Skip to content

    Heart Disease Health Center

    Font Size
    A
    A
    A

    Keeping Track of Your Heart Medicines

    Treatment of heart disease usually requires a variety of heart medications. If you are tracking your heart medications, make sure to take the prescribed dose at the prescribed time, and get refills before they run out.

    If you are caring for a loved one with heart disease, you may need to remind him or her when it's time to take different drugs, or you may actually need to give out the medication when it's time to be taken.

    Recommended Related to Heart Disease

    Sex After a Heart Attack

    As a psychologist who has counseled heart patients for more than thirty years, Wayne Sotile, PhD, knows exactly how much they worry about sexafter a heart attack. "And if they're not anxious, believe me, their partner's anxious," he says. Couples worry about triggering a second heart attack, or even that a patient could die in the bedroom. But Sotile and cardiologists tell WebMD that sex isn't nearly as risky as many patients believe. With a touch of reassurance, heart patients can once again enjoy...

    Read the Sex After a Heart Attack article > >

    Following are pointers on tracking your heart medications and taking them safely.

    Daily Heart Medication Tips:

    • Know the names, dosages, and side effects of your heart medications and what they are used for.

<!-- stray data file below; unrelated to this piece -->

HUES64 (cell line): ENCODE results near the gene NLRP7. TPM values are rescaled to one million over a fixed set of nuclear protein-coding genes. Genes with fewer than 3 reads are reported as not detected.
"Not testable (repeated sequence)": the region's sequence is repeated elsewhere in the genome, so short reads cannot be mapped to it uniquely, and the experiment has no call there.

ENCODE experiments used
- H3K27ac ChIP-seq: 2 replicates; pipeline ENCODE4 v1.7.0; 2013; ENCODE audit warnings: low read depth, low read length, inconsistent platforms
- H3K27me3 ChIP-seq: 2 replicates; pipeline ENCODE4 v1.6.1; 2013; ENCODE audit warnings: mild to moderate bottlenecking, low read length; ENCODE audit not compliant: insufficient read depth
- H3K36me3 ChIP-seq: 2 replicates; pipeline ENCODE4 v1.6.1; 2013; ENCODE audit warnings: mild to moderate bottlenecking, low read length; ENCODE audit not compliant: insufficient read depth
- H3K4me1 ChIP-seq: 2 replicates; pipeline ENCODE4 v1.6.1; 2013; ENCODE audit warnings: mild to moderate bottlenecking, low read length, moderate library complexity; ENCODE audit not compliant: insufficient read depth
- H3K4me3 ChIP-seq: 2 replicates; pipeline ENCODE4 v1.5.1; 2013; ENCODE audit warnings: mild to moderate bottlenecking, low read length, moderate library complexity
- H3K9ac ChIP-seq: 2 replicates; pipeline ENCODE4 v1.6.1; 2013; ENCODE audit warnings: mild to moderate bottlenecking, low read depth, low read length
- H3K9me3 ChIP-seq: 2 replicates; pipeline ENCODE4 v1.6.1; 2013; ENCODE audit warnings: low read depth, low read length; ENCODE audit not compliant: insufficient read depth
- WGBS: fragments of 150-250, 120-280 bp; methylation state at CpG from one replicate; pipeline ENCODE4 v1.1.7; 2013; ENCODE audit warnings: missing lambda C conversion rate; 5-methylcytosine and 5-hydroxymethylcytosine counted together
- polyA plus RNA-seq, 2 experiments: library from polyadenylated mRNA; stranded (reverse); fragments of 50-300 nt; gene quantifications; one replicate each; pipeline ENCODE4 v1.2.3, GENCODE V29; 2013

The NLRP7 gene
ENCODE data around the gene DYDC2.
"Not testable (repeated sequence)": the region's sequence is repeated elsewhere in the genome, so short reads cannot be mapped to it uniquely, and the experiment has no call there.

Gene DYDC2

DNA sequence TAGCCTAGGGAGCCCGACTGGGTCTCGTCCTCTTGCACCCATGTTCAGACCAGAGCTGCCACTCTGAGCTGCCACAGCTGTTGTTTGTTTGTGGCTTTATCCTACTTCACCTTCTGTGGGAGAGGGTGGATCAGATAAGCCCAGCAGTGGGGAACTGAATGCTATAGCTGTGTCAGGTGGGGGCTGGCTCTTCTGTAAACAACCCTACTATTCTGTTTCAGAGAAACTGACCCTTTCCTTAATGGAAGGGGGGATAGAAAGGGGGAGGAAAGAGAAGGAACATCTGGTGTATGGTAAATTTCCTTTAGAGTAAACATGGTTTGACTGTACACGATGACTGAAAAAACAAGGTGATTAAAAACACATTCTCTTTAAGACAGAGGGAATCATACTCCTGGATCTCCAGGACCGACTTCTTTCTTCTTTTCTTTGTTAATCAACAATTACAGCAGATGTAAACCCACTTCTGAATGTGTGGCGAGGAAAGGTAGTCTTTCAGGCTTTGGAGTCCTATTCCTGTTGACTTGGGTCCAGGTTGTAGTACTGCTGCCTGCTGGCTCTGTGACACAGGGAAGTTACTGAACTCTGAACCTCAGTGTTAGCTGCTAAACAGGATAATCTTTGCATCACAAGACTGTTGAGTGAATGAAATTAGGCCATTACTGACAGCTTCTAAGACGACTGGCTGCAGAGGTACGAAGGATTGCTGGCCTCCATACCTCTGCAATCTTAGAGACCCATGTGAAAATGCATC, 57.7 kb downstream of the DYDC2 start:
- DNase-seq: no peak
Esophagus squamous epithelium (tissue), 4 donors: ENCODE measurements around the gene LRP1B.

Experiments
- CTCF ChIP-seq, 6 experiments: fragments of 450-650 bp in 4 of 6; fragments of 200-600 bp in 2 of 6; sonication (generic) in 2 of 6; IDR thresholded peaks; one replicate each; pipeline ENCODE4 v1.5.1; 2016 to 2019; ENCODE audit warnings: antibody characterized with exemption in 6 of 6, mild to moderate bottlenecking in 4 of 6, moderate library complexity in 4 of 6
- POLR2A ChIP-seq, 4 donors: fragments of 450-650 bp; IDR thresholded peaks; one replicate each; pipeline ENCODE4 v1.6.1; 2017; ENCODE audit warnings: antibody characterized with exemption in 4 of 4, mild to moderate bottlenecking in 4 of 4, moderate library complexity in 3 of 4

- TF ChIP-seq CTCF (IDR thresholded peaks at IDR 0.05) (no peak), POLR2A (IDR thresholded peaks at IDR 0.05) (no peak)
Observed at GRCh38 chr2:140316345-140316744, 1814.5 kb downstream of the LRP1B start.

• Always keep a list of the medications with you so that ALL your doctors know exactly what you are taking.
    • Heart medications need to be taken as scheduled, at the same time every day. Medications should not be stopped or changed without first consulting with your doctor. Continue taking a heart drug even if you feel better; stopping medications suddenly can make your condition worse.
    • Develop a routine for taking your heart drugs. Get a pillbox that is marked with the days of the week, and fill the pillbox at the beginning of each week. This is an easy way to tell when each day's medications have been taken.
    • If a dose is missed, take it as soon as you remember to take it. However, if it is almost time for the next dose, ask your doctor about skipping versus making up the missed dose. Two doses should never be taken to make up for the dose missed; nor should they be taken if you don't feel well.
    • Make sure prescriptions are filled regularly, and if you have questions, write them down and ask the pharmacist. Don't wait until you're completely out of medication before filling prescriptions.
    • Use one pharmacist to fill your prescriptions. That way, you can make sure you don't get medications that counteract each other.

    1 | 2 | 3

    Today on WebMD

    x-ray of human heart
    A visual guide.
    atrial fibrillation
    Symptoms and causes.
     
    heart rate graph
    10 things to never do.
    heart rate
    Get the facts.
     
    empty football helmet
    Article
    red wine
    Video
     
    eating blueberries
    Article
    Simple Steps to Lower Cholesterol
    Slideshow
     
    Inside A Heart Attack
    SLIDESHOW
    Omega 3 Sources
    SLIDESHOW
     
    Salt Shockers
    SLIDESHOW
    lowering blood pressure
    SLIDESHOW